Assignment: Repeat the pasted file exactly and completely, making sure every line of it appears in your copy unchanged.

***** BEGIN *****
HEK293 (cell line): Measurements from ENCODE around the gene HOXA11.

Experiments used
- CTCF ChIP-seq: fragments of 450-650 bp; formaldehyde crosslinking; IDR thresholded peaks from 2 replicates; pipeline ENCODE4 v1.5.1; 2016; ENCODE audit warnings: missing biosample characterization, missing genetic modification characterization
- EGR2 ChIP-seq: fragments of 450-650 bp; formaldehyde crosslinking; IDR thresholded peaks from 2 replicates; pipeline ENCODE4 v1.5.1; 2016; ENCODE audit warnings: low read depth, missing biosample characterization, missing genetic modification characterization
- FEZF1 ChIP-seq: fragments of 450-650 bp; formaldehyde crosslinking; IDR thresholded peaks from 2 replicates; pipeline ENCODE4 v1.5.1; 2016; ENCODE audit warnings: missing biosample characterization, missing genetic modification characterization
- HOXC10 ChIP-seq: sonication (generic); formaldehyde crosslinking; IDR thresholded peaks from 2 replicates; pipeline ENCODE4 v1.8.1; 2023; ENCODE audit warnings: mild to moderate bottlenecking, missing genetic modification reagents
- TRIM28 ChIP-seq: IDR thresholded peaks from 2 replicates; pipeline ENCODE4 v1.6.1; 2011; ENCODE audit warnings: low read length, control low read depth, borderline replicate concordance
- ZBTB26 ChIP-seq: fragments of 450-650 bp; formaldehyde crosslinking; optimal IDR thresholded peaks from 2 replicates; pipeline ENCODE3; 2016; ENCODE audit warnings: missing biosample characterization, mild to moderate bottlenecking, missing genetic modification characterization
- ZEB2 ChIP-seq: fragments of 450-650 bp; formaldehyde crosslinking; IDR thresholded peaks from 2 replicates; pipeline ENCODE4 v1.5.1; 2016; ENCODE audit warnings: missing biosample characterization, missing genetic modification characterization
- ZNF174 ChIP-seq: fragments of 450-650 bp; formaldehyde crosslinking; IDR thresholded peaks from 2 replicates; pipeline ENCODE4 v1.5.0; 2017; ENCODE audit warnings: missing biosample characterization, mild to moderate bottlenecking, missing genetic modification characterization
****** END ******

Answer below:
HEK293 (cell line): Measurements from ENCODE around the gene HOXA11.

Experiments used
- CTCF ChIP-seq: fragments of 450-650 bp; formaldehyde crosslinking; IDR thresholded peaks from 2 replicates; pipeline ENCODE4 v1.5.1; 2016; ENCODE audit warnings: missing biosample characterization, missing genetic modification characterization
- EGR2 ChIP-seq: fragments of 450-650 bp; formaldehyde crosslinking; IDR thresholded peaks from 2 replicates; pipeline ENCODE4 v1.5.1; 2016; ENCODE audit warnings: low read depth, missing biosample characterization, missing genetic modification characterization
- FEZF1 ChIP-seq: fragments of 450-650 bp; formaldehyde crosslinking; IDR thresholded peaks from 2 replicates; pipeline ENCODE4 v1.5.1; 2016; ENCODE audit warnings: missing biosample characterization, missing genetic modification characterization
- HOXC10 ChIP-seq: sonication (generic); formaldehyde crosslinking; IDR thresholded peaks from 2 replicates; pipeline ENCODE4 v1.8.1; 2023; ENCODE audit warnings: mild to moderate bottlenecking, missing genetic modification reagents
- TRIM28 ChIP-seq: IDR thresholded peaks from 2 replicates; pipeline ENCODE4 v1.6.1; 2011; ENCODE audit warnings: low read length, control low read depth, borderline replicate concordance
- ZBTB26 ChIP-seq: fragments of 450-650 bp; formaldehyde crosslinking; optimal IDR thresholded peaks from 2 replicates; pipeline ENCODE3; 2016; ENCODE audit warnings: missing biosample characterization, mild to moderate bottlenecking, missing genetic modification characterization
- ZEB2 ChIP-seq: fragments of 450-650 bp; formaldehyde crosslinking; IDR thresholded peaks from 2 replicates; pipeline ENCODE4 v1.5.1; 2016; ENCODE audit warnings: missing biosample characterization, missing genetic modification characterization
- ZNF174 ChIP-seq: fragments of 450-650 bp; formaldehyde crosslinking; IDR thresholded peaks from 2 replicates; pipeline ENCODE4 v1.5.0; 2017; ENCODE audit warnings: missing biosample characterization, mild to moderate bottlenecking, missing genetic modification characterization